“The last four days has kind of been flat…obviously it’s going to take more days of that to really appreciate if that’s just a moment or if there’s a trend there,” said Robert Braithwaite, CEO of Hoag Memorial Hospital Presbyterian – one of OC’s largest hospital networks – in an interview Thursday.

“We’ve got plenty of capacity as of right now. And we’ve never really even come close to filling up, which is fortunate,” he added.

Braithwaite cautioned against seeing a flattening of new hospitalizations as a sign that people can stop social distancing and sheltering at home, which health experts widely believe are preventing the virus from spreading faster.

Another concern, he said, is that people have been delaying going to the hospital – or avoiding hospitals altogether – for heart attacks, strokes and other medical emergencies, out of fear of getting COVID-19. It’s a trend seen elsewhere in the country as well.

“We are starting to see a few individuals that are delaying their [emergency] care needs because of concerns around contracting COVID, where we’ve had some individuals actually have more serious conditions like a stroke or heart attacks, and they just delay,” Braithwaite said.

“And those delays can close on treatment windows that are otherwise available to them if they go ahead and access emergency services. And I think that’s going to be one of those emerging stories as we go farther in” during the pandemic, he added.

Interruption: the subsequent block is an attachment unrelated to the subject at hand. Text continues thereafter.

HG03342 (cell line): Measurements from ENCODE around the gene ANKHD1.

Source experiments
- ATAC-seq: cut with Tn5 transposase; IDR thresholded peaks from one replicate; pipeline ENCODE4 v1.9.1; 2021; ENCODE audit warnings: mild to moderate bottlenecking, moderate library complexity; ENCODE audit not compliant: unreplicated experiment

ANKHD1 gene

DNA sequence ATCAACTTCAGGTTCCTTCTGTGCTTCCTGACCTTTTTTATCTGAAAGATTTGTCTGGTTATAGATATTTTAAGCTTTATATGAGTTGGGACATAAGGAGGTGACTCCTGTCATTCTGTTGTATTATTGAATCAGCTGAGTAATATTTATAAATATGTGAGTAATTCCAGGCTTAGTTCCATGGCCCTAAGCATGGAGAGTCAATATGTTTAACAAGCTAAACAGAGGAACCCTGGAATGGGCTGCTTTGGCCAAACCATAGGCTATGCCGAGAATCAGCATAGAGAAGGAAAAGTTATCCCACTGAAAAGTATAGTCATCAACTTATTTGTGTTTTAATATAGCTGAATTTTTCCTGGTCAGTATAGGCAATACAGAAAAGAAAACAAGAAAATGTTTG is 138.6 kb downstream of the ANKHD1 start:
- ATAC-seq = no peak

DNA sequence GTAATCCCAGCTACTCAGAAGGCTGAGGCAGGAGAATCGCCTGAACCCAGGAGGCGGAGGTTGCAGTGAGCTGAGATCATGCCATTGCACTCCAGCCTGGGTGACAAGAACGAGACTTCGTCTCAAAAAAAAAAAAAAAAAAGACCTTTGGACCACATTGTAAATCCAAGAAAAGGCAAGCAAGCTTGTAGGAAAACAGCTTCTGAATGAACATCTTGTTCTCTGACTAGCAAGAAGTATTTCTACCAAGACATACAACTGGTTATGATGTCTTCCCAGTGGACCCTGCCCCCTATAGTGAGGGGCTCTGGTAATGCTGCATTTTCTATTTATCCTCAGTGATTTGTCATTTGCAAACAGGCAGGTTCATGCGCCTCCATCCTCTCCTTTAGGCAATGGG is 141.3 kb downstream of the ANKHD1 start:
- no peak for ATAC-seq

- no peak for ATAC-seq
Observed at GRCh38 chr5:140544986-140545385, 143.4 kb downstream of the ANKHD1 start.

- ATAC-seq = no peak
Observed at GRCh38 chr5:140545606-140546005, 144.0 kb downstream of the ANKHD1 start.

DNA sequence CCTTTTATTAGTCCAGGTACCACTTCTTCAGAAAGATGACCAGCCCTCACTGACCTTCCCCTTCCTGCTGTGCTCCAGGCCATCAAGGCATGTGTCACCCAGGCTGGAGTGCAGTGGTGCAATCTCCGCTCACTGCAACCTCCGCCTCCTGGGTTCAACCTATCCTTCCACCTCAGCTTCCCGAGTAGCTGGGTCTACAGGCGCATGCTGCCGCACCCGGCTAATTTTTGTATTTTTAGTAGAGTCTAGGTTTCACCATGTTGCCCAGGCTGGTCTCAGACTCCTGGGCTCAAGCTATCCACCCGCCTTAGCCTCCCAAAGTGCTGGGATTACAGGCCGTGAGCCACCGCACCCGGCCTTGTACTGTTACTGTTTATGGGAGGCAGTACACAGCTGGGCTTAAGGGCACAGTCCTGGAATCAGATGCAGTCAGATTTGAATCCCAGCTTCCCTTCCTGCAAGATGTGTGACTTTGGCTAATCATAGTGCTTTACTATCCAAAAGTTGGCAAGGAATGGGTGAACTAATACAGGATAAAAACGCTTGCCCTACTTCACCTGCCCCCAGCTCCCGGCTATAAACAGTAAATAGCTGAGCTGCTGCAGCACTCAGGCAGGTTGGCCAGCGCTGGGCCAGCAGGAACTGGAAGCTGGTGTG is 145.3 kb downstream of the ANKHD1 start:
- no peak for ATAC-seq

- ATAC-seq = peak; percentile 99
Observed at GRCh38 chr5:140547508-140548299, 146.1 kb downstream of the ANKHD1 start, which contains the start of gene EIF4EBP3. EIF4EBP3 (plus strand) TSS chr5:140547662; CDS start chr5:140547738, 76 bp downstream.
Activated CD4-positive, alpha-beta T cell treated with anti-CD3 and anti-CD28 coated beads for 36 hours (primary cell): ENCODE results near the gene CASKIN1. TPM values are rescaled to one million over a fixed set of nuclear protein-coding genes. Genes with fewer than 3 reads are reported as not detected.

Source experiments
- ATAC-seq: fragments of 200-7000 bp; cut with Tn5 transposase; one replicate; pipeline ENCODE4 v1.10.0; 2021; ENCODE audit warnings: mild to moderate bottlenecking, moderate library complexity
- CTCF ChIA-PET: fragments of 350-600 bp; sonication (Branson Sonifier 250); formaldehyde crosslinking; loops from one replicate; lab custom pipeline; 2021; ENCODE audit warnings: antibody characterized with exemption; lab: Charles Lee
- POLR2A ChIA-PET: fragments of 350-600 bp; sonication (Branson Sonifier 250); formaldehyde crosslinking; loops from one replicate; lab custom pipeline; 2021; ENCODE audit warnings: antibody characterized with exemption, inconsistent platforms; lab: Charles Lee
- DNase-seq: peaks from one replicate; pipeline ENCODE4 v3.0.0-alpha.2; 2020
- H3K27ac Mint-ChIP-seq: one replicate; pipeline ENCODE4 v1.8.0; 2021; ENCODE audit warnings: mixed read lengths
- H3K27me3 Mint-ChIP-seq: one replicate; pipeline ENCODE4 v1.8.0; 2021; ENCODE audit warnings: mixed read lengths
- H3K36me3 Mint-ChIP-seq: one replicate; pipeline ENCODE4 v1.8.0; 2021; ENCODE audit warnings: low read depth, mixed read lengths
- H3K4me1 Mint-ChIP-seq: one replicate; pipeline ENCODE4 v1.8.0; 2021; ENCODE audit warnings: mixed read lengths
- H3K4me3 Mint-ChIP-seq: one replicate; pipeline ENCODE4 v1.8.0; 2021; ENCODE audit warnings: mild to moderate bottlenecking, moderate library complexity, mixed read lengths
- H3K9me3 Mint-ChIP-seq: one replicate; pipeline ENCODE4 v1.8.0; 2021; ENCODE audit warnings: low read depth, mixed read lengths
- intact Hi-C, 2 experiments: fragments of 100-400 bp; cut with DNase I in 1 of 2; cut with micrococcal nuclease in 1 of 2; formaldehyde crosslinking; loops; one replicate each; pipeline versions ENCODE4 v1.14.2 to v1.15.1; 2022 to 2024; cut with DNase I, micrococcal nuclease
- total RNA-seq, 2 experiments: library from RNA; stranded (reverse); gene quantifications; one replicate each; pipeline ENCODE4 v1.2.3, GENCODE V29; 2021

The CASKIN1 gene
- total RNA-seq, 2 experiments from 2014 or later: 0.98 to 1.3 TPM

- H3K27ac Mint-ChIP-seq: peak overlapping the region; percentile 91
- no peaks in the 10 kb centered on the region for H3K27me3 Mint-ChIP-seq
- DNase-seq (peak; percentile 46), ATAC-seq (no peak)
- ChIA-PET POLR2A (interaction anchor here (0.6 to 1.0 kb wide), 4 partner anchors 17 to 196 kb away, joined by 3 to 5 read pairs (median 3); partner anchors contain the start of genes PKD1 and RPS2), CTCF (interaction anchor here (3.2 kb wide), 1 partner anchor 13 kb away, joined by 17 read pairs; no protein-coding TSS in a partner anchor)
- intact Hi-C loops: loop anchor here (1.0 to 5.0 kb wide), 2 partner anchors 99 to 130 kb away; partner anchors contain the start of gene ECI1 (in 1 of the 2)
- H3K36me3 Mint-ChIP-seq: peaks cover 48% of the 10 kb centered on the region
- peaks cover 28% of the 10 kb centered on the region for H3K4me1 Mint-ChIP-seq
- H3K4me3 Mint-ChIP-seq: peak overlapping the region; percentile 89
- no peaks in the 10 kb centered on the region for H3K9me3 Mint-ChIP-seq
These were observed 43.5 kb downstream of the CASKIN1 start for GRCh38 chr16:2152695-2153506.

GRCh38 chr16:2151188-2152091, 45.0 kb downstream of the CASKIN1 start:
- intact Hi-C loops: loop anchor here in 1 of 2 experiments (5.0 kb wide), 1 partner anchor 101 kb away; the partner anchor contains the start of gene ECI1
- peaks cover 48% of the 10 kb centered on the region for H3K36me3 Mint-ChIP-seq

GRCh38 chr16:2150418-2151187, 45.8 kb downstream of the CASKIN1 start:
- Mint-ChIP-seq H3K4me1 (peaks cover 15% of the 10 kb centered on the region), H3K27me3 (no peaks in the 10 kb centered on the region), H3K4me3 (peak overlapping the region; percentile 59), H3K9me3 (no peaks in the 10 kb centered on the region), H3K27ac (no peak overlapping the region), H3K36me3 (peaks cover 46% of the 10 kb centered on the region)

Braithwaite also said he was encouraged to see in-house COVID testing become up and running at Hoag and other hospitals in Orange County. The new tests shortens the turnaround time for testing patients to a couple of hours, down from the previous wait time of as many as four or five days at outside private labs, he said

If a patient has COVID symptoms, the hospital can test them and in 2 hours can have the result, he said, calling it “a game changer, on many levels.” 

Braithwaite said it gives patients peace of mind if it turns out they don’t have COVID, and helps medical providers know they can shift from wearing protective gear to a more standard way of treating patients.

In the prior 24 hours, Braithwaite said about 10 patients were tested for COVID, all had test results back in about 2 hours, and all of the tests came back negative.

To prepare for the potential surge in COVID patients, state and county officials are aiming to set up hundreds of hospital beds at the OC Fairgrounds and Fairview Developmental Center as overflow beds if existing hospitals end up nearing their capacity.

The idea is for the new hospitals to free up beds for existing hospitals to focus on COVID patients whose lives are most at risk.

State officials are taking the lead in planning both hospital facilities, and have asked that nurses, doctors and other medical professionals interested in helping with the statewide surge sign up at

Health officials continue to emphasize that social distancing will help reduce the virus’ spread and lessen the chances of hospitals getting overwhelmed with patients.

“We have reason to be hopeful that [social distancing] is working,” said Quick, the county health officer, at Thursday’s news conference.

“I want to remind everybody that this doesn’t mean we can lessen up on any of this, we still need people to stay home and only come out for essential activities.”

Nick Gerda covers county government for Voice of OC. You can contact him at